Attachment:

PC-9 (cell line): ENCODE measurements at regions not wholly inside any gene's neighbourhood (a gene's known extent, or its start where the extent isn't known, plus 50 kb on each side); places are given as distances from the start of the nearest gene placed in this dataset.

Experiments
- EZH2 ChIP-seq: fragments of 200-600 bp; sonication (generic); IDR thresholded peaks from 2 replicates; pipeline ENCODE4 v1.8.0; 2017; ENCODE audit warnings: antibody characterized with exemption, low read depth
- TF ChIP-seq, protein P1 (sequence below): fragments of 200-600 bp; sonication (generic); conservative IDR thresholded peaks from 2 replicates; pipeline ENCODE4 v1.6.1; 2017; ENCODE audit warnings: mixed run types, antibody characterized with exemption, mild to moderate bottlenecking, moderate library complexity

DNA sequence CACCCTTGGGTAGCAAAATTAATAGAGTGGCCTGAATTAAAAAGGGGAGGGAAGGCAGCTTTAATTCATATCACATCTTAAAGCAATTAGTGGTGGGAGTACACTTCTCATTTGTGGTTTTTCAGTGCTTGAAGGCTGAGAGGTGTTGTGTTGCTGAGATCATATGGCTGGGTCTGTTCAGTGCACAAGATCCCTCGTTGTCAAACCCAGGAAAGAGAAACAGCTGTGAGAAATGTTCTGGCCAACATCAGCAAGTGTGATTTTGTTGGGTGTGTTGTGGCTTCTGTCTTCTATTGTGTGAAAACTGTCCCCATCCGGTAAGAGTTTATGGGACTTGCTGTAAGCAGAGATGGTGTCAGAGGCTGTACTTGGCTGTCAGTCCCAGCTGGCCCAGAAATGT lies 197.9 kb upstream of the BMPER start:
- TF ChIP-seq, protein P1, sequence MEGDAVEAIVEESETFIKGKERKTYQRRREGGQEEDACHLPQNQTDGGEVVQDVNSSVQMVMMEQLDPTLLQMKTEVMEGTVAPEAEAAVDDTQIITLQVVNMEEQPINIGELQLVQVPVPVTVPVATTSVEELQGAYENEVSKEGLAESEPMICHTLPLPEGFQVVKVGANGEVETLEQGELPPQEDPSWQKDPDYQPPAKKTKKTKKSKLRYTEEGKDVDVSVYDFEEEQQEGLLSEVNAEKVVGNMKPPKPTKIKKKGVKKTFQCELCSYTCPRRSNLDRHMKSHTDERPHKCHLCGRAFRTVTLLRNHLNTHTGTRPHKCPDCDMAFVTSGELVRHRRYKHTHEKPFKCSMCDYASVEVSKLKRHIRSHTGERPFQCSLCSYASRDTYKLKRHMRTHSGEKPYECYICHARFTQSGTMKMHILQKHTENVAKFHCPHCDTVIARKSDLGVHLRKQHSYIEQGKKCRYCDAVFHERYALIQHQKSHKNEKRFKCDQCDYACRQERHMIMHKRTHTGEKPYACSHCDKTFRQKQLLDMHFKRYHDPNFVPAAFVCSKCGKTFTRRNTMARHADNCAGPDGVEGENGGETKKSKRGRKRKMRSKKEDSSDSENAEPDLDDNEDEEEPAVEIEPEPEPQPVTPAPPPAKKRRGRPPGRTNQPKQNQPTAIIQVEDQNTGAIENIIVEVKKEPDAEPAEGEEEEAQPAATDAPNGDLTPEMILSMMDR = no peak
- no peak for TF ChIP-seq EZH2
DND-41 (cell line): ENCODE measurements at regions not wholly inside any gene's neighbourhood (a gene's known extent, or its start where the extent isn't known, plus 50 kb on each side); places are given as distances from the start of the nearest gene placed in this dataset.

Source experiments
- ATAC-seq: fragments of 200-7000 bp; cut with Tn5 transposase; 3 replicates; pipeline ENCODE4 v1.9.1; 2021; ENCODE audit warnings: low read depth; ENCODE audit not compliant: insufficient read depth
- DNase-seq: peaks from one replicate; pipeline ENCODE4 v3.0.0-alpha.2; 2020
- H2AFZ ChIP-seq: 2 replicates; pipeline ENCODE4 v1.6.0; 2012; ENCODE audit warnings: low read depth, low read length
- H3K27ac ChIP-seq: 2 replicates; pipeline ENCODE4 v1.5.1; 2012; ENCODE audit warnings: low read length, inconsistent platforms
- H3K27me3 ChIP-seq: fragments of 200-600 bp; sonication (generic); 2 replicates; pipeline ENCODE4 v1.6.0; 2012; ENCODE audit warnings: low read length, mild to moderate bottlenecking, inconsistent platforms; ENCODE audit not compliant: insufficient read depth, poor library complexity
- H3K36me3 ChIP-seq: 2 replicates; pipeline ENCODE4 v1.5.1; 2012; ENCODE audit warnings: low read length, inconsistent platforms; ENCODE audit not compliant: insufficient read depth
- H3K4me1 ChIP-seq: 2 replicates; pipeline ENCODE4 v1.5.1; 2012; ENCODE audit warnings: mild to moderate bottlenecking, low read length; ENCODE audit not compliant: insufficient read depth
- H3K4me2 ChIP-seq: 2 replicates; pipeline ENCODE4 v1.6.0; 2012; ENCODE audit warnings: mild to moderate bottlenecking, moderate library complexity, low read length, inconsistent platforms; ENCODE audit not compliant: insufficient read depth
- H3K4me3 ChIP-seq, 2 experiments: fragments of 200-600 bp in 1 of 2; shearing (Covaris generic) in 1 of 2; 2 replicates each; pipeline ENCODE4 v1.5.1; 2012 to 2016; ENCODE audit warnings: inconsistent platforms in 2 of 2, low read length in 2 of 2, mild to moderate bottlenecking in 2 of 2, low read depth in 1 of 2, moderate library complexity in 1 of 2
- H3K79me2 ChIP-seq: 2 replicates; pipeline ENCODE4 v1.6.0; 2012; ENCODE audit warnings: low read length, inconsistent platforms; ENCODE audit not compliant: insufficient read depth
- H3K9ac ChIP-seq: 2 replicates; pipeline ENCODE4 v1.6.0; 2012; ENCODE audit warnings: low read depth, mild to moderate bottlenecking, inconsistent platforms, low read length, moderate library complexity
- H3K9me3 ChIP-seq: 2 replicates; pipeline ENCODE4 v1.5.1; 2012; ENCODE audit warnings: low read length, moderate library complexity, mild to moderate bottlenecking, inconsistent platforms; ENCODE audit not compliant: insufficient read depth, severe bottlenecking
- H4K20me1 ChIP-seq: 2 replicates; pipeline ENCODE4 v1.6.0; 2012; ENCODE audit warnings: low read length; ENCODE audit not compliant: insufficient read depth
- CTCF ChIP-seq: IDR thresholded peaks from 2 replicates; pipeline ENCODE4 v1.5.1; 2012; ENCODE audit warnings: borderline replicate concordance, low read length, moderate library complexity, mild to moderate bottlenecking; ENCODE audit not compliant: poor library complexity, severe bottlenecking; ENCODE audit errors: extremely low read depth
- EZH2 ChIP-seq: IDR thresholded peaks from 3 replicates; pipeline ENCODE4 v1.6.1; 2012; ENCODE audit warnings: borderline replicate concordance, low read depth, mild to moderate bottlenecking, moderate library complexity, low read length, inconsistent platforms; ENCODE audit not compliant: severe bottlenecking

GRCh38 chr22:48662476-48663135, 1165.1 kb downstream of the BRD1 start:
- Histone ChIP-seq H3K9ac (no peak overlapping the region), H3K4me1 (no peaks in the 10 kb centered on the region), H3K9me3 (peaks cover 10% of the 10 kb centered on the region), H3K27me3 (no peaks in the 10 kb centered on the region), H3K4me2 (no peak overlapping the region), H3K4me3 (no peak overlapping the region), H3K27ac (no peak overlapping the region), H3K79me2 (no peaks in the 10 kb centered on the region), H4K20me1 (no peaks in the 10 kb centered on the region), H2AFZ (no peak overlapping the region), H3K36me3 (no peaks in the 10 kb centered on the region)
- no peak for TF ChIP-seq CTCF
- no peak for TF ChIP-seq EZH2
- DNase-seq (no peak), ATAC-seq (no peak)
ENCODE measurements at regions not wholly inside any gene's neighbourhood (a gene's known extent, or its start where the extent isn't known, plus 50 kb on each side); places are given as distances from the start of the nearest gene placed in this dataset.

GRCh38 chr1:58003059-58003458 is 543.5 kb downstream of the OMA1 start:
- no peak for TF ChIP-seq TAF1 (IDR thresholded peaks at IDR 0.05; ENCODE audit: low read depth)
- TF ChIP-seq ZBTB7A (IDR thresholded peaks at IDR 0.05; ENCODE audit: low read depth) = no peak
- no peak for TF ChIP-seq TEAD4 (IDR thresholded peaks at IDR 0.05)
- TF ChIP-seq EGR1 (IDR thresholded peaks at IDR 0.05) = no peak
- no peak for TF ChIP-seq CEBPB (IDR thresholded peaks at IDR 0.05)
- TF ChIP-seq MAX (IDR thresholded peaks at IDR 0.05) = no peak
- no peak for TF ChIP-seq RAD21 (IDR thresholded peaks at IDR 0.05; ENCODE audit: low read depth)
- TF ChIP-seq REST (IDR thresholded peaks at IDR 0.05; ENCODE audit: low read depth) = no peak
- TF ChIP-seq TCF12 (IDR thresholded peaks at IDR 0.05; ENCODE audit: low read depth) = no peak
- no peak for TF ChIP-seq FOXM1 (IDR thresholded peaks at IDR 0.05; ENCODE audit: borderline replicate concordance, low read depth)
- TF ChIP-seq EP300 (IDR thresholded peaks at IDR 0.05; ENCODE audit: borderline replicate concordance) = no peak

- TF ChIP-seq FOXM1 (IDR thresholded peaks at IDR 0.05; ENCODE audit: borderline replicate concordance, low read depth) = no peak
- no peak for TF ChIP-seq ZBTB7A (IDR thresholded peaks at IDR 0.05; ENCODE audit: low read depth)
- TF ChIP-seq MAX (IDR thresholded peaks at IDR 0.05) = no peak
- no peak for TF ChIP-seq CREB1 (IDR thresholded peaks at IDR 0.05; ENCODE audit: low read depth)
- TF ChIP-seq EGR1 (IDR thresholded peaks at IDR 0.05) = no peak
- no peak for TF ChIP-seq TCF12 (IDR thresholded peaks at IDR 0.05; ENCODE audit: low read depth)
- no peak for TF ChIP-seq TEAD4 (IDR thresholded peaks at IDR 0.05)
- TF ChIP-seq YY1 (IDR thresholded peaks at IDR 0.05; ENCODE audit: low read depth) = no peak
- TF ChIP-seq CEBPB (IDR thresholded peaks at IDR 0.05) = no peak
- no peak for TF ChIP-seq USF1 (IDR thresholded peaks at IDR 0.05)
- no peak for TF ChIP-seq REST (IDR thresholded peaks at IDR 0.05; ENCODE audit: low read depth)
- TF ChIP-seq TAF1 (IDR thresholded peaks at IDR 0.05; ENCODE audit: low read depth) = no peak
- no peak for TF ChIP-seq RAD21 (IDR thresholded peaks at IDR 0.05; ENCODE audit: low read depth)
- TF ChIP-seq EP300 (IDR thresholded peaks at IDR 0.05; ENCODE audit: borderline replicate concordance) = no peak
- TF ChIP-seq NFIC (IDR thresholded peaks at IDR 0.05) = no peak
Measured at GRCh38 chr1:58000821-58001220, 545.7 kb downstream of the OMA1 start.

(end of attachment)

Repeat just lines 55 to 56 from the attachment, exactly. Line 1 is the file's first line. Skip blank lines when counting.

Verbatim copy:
- no peak for TF ChIP-seq RAD21 (IDR thresholded peaks at IDR 0.05; ENCODE audit: low read depth)
- TF ChIP-seq EP300 (IDR thresholded peaks at IDR 0.05; ENCODE audit: borderline replicate concordance) = no peak